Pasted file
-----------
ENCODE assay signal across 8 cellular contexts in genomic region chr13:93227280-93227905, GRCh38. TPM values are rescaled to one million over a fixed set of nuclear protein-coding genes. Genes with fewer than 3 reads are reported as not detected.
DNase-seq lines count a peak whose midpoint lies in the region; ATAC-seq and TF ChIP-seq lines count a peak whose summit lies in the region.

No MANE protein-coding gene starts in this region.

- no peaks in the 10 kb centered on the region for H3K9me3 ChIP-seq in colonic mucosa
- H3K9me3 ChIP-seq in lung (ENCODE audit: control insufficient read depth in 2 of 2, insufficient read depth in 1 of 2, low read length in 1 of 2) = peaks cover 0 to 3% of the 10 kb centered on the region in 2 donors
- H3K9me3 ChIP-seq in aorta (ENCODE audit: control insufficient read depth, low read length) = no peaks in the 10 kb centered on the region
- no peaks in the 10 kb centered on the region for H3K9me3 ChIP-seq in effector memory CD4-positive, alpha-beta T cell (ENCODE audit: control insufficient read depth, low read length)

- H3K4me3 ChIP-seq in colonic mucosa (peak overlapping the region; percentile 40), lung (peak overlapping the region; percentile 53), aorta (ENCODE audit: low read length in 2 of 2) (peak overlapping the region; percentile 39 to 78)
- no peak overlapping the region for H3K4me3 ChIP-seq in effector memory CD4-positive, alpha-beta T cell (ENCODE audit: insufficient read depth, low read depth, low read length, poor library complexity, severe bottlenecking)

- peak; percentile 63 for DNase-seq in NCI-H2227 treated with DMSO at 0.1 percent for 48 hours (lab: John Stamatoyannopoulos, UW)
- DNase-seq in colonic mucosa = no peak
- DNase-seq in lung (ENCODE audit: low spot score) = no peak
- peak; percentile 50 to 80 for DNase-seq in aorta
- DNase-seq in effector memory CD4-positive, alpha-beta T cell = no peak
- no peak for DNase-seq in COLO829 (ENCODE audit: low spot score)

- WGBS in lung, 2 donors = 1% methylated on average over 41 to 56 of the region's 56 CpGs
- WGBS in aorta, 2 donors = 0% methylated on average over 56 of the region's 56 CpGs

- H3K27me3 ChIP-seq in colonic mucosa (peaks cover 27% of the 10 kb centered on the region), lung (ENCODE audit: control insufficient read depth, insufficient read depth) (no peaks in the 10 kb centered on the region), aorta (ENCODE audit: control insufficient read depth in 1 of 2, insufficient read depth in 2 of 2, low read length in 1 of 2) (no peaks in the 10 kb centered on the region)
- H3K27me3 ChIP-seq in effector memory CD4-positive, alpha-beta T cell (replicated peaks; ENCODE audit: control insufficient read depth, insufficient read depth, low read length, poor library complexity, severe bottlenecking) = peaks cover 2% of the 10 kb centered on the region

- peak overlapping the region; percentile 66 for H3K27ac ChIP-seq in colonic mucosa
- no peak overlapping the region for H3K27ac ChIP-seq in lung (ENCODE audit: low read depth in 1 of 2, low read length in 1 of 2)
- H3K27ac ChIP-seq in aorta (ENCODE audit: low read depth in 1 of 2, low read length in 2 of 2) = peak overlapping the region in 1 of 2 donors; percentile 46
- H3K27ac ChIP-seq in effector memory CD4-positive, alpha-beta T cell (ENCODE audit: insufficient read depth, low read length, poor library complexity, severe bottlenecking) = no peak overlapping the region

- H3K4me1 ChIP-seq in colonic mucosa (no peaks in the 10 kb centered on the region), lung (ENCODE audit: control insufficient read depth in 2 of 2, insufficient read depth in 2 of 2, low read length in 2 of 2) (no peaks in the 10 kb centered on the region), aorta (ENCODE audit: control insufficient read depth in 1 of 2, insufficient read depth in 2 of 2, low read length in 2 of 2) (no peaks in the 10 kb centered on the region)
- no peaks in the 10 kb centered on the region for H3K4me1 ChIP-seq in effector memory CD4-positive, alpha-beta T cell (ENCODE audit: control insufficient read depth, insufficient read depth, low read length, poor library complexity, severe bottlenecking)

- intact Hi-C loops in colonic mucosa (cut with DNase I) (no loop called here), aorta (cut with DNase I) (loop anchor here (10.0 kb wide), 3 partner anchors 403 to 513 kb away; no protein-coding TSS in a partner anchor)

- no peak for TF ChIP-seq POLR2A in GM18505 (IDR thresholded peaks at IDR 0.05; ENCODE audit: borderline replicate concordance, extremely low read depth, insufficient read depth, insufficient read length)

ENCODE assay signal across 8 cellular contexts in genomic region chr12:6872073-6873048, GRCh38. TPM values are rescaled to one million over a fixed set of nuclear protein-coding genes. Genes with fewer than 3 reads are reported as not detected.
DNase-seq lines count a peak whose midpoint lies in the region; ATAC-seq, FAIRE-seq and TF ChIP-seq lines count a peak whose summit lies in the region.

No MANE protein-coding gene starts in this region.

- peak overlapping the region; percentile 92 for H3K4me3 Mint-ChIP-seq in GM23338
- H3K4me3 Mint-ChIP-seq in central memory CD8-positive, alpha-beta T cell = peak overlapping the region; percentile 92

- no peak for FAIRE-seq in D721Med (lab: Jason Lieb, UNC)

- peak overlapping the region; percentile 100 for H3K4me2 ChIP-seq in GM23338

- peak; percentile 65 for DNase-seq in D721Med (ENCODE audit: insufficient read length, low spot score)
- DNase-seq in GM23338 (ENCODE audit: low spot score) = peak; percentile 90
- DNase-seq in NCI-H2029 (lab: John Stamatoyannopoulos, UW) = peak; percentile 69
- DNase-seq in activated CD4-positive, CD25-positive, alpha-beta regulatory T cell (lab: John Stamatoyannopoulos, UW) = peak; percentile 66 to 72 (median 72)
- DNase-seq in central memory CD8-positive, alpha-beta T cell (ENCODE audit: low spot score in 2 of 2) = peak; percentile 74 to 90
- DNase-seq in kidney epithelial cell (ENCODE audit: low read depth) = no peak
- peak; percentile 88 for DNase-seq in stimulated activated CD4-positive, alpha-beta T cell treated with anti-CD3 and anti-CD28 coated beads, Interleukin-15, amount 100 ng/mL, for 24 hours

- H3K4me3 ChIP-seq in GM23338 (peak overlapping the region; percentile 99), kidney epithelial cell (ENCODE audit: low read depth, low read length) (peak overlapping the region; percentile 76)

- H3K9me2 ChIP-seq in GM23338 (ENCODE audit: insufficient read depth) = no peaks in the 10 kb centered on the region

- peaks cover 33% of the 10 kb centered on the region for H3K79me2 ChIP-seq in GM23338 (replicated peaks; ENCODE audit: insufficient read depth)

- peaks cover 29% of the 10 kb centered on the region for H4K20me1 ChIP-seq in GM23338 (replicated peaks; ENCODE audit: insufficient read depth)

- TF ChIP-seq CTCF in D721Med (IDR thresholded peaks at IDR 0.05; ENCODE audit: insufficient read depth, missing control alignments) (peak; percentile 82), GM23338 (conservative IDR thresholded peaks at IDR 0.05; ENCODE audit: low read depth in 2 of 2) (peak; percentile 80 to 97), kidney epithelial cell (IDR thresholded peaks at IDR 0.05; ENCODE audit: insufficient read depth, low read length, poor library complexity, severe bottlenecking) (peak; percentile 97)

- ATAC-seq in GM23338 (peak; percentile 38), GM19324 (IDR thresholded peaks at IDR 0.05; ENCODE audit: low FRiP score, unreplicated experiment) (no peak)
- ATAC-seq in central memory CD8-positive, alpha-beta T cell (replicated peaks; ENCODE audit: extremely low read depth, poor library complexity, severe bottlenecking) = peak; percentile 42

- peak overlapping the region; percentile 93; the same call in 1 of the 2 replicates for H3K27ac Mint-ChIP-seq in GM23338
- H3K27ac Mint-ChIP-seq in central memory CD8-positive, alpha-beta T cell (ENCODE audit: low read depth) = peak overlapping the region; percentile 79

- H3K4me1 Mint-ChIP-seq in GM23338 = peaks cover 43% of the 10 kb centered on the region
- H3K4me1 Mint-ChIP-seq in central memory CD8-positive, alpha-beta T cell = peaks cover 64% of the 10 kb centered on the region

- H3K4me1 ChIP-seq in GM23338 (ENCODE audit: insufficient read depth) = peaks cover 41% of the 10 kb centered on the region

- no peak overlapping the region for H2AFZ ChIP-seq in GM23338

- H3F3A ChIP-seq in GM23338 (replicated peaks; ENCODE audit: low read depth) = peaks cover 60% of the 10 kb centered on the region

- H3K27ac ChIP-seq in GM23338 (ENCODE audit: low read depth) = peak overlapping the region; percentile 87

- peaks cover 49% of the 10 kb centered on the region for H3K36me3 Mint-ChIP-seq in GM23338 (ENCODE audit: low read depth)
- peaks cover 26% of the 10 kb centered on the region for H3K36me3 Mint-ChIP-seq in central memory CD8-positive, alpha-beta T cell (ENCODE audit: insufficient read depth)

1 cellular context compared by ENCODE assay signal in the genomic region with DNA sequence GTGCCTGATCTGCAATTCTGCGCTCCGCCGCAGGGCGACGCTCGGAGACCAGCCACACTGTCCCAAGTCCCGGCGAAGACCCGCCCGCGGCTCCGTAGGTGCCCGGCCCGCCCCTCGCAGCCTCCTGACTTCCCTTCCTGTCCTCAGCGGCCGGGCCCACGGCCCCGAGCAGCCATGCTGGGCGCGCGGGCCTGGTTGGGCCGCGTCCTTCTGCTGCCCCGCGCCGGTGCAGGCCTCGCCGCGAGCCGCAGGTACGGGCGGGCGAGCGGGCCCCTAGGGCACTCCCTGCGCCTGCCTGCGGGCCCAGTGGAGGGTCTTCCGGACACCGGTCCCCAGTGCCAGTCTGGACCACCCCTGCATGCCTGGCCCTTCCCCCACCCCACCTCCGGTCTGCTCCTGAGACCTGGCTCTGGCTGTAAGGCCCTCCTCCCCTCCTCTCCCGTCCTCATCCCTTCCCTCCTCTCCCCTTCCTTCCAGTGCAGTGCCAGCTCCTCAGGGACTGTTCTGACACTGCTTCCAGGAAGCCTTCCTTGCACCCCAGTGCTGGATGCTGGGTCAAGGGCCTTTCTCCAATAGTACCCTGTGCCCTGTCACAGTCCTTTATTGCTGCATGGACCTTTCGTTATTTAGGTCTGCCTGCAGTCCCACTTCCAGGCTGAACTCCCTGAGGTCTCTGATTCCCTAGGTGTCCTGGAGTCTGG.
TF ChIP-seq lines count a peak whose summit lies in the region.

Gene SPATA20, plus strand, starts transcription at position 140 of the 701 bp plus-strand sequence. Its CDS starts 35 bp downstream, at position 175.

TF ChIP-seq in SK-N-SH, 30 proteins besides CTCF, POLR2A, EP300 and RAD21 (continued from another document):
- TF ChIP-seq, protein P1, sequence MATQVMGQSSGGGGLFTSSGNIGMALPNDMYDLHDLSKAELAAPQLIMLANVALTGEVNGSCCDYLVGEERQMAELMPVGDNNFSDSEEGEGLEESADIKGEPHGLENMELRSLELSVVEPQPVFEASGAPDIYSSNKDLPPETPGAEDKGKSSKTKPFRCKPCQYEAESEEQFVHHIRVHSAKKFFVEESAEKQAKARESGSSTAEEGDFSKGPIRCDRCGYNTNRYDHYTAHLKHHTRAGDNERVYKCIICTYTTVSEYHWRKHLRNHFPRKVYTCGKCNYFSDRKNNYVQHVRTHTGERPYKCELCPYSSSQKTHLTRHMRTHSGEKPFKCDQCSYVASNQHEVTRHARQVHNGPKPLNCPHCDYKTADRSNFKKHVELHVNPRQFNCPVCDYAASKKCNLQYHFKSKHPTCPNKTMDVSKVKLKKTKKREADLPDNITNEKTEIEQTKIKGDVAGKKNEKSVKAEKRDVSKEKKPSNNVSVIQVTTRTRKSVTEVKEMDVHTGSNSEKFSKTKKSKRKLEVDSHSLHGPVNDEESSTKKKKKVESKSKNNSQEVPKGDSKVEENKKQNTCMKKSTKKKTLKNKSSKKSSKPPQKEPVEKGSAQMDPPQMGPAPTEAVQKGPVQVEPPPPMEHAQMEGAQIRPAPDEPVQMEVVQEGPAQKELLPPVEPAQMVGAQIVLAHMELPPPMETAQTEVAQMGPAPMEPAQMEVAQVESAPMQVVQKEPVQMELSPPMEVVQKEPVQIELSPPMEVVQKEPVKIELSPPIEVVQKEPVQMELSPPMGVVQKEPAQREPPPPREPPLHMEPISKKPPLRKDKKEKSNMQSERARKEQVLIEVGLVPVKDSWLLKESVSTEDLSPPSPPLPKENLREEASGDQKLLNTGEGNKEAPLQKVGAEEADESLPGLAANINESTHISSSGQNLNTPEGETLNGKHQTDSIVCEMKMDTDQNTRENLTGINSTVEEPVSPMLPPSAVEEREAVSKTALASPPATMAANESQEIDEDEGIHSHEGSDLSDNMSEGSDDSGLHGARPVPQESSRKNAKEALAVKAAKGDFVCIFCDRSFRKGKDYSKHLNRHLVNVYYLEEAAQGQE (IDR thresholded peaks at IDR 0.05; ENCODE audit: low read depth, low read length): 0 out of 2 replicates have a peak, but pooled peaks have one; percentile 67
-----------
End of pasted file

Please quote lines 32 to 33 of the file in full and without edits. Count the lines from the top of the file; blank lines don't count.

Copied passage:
- H3K4me3 Mint-ChIP-seq in central memory CD8-positive, alpha-beta T cell = peak overlapping the region; percentile 92

- no peak for FAIRE-seq in D721Med (lab: Jason Lieb, UNC)